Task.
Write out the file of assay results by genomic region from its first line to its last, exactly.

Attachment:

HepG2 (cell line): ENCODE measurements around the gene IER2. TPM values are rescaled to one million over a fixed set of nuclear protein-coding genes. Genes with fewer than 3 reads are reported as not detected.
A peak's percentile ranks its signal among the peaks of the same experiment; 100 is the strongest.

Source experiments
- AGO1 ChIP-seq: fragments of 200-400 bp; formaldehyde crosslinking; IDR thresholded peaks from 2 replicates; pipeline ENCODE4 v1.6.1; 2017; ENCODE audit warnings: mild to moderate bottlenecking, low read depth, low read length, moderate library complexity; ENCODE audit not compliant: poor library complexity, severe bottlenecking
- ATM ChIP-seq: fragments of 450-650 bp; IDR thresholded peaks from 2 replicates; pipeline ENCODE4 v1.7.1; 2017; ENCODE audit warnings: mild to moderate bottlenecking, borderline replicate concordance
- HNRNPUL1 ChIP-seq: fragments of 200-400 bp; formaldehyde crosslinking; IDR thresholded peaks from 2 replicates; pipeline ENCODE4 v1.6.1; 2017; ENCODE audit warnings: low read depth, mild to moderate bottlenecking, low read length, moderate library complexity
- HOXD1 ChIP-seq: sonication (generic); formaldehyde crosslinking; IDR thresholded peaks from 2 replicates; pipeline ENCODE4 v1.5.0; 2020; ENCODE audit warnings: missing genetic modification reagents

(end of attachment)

HepG2 (cell line): ENCODE measurements around the gene IER2. TPM values are rescaled to one million over a fixed set of nuclear protein-coding genes. Genes with fewer than 3 reads are reported as not detected.
A peak's percentile ranks its signal among the peaks of the same experiment; 100 is the strongest.

Source experiments
- AGO1 ChIP-seq: fragments of 200-400 bp; formaldehyde crosslinking; IDR thresholded peaks from 2 replicates; pipeline ENCODE4 v1.6.1; 2017; ENCODE audit warnings: mild to moderate bottlenecking, low read depth, low read length, moderate library complexity; ENCODE audit not compliant: poor library complexity, severe bottlenecking
- ATM ChIP-seq: fragments of 450-650 bp; IDR thresholded peaks from 2 replicates; pipeline ENCODE4 v1.7.1; 2017; ENCODE audit warnings: mild to moderate bottlenecking, borderline replicate concordance
- HNRNPUL1 ChIP-seq: fragments of 200-400 bp; formaldehyde crosslinking; IDR thresholded peaks from 2 replicates; pipeline ENCODE4 v1.6.1; 2017; ENCODE audit warnings: low read depth, mild to moderate bottlenecking, low read length, moderate library complexity
- HOXD1 ChIP-seq: sonication (generic); formaldehyde crosslinking; IDR thresholded peaks from 2 replicates; pipeline ENCODE4 v1.5.0; 2020; ENCODE audit warnings: missing genetic modification reagents